In his nearly five decades of teaching, Reinhardt influenced thousands of students, many of whom he kept in contact with after they graduated from Princeton. He was named an honorary classmate of the undergraduate classes of 1974, 1983, 1995 and 2000. 

Mitch Julis, a graduate of the Class of 1977 and co-founding partner of Los Angeles hedge fund Canyon Capital Advisors, took an accounting class with Reinhardt that still resonates with Julis today.

“Asked once why he taught accounting, he said, ‘In a democracy you need accountability and accounting is one of the surest ways to ensure that.’ That speaks to his values — not only to his students but to his adopted country. He taught with humor, great insight and elegance,” Julis said.

William Frist, a nationally acclaimed heart and lung transplant surgeon and former U.S. Senate majority leader, formed a bond with Reinhardt as a freshman at Princeton in 1970, which bloomed into a 46-year friendship. 

“I showed up to Princeton as a kid from Nashville who didn’t know a soul,” Frist said. “Uwe quickly became my mentor. I was just a young student asking a naive question about health policy, but he made it seem like the most important question in the world. We’d talk for hours. I loved his ability to listen.”

Frist described Reinhardt’s approach to teaching as “funny.” In a corporate finance class taught by Reinhardt in the early 1970s, Frist and his fellow students were asked to take the financial reports from the annual report of a specific public company and imaginatively “cook the books” in a way to maximize the profitability and future growth. Reinhardt chose assignments like these to make learning fun, Frist said.

“A week later, when I got the exam book back, in red ink and scribbled across the front, he wrote, ‘You are the #1 SHYSTER.’ When I turned the book over, I saw he gave me an A,” Frist said. “Thus began our decades-long friendship and mentorship.”

Frist and Reinhardt collaborated on writing, teaching and speaking. They also traveled together with their families to South Africa to study health policy and on camping trips in the redwood forests of California. One time, they went on a double date to the Bluebird Café in Nashville to listen to country songwriters, as Reinhardt was a “diehard” country music fan.

At Princeton and afterward, Reinhardt served as influential mentor to Frist. His spirit will live on, Frist said, through the students he affected both in and outside the field of economics.

“Uwe imaginatively captured the minds of generations of students and inspired them to do good,” Frist said. “His content was economics and policy. His engagement was personality and charisma and humility. His product was a better world for us all.”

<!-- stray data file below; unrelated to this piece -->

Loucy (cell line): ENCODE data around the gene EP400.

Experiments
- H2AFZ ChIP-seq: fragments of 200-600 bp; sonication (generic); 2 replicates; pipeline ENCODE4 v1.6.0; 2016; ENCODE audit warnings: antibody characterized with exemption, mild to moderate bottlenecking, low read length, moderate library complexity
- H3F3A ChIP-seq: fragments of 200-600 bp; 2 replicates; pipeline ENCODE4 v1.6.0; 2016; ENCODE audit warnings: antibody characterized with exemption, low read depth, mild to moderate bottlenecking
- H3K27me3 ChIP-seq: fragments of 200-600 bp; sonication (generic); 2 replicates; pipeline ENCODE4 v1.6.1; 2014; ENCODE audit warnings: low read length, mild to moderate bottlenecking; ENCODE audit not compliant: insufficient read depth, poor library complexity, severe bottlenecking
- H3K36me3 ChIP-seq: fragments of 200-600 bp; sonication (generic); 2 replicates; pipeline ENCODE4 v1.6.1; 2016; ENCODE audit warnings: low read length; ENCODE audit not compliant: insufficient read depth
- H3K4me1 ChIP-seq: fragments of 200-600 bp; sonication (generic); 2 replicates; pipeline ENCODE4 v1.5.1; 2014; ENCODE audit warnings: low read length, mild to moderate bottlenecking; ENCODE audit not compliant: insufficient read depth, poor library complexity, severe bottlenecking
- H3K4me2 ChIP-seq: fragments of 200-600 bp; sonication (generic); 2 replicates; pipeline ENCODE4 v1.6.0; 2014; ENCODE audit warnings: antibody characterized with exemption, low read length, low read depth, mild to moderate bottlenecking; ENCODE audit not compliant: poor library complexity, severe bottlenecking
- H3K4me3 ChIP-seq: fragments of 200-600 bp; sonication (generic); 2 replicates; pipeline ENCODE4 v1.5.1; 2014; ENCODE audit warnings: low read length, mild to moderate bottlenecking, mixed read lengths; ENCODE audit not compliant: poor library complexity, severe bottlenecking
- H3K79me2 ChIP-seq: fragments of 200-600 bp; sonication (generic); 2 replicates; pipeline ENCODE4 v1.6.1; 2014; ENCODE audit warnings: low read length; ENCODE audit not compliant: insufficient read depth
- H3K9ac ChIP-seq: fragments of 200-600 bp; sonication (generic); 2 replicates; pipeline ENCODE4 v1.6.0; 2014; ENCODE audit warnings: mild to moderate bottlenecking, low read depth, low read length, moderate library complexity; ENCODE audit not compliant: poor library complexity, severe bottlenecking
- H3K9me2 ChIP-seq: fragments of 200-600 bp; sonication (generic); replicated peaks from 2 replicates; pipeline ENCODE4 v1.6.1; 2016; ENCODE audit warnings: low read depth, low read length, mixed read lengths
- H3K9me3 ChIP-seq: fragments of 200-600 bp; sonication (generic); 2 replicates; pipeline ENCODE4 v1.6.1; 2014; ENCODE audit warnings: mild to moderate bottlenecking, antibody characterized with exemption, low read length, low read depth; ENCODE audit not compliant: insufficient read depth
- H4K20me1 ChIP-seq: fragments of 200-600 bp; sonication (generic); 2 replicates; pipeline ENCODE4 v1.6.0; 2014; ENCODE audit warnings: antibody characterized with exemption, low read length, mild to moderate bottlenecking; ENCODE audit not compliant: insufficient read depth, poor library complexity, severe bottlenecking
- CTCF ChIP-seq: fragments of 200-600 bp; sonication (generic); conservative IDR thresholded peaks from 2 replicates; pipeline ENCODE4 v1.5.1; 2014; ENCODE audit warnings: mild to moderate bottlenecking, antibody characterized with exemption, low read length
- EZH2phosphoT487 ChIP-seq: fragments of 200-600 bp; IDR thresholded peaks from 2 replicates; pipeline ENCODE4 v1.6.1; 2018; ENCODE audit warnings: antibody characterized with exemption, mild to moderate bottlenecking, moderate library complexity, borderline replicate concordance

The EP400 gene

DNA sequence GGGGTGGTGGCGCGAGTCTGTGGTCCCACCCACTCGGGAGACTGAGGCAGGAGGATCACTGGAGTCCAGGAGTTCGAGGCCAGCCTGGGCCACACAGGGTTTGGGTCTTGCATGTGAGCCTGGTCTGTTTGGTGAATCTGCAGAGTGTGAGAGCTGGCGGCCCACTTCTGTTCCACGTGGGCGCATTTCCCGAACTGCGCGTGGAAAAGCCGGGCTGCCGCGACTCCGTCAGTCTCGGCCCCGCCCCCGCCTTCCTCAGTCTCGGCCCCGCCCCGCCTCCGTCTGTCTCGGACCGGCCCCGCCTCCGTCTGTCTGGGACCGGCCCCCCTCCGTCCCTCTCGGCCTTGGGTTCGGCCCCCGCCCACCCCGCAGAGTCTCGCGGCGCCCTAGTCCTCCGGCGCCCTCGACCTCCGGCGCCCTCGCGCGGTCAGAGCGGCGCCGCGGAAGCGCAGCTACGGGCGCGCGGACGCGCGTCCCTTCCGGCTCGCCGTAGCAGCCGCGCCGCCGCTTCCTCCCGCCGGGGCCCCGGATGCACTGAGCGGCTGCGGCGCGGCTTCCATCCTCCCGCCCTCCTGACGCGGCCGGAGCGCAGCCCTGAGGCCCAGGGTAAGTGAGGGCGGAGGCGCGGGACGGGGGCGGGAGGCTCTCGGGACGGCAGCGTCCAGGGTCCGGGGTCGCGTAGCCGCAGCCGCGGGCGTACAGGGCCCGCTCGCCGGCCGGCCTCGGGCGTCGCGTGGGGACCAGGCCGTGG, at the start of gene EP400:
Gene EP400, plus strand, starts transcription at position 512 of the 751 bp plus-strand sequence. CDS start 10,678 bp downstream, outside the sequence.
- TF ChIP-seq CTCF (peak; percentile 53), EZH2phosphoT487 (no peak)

Over the course of his career, Reinhardt received numerous awards in recognition of his work, including the Bundesverdienstkreuz — the Federal Cross of Merit — by then federal health minister Ulla Schmidt on behalf of the president of the German Federal Republic in 2010, as well as the Presidential Prize from the president of the Republic of China in Taipei, Taiwan, in 2015. In 2016, he was awarded the Gerard Gäfgen Medal by the Deutsche Gesellschaft für Gesundheitsökonomie, or German Association of Health Economics, and, in October this year, he was honored with a Bipartisan Health Policy Leadership Award from the National Alliance of Health Policy, a Washington-based bipartisan health policy organization.

Reinhardt was a trustee of the National Bureau of Economic Research and also served on the Kaiser Family Foundation’s Commission on Medicaid and the Uninsured, and the National Institute of Health Care Management.

He was a senior associate of the Judge Institute for Management of Cambridge University, United Kingdom, and served on the World Bank External Advisory Panel for Health, Population and Nutrition. In October 2006, Reinhardt was appointed by Gov. Jon Corzine of New Jersey to chair the health reform commission for the state.

Reinhardt was on the Board of Trustees of Duke University and the advisory board of the Duke University Health System. For many years, he served on the Board of Trustees and Overseers at TIAA-CREF. He was past president of the Association for Health Services Research (now Academy Health), and past president of the Foundation of the Academy of Health Services Research. Reinhardt was formerly the president of the International Health Economics Association.

Throughout his career, he served on the editorial boards of the Journal of the American Medical Association, New England Journal of Medicine, Health Affairs, Health Economics, and the Milbank Memorial Fund Quarterly, among others.

Reinhardt joined the Princeton faculty in 1968 as an assistant professor. He was promoted to associate professor of economics and public affairs in 1974 and then to professor of economics and public affairs in 1979.

Reinhardt was born in Osnabrück, Germany, and later immigrated to Canada. He earned his bachelor of commerce degree from the University of Saskatchewan in 1964, where he received the Governor’s Gold Medal (valedictorian of the year); and his Ph.D. in economics from Yale University.

Reinhardt is survived by his wife, May (Tsung-Mei Cheng), sons Dirk and Mark (Class of 2001) Reinhardt, daughter Kara Reinhardt Block (Class of 1997), and two grandchildren.

View or share comments on a blog intended to honor Reinhardt's life and legacy.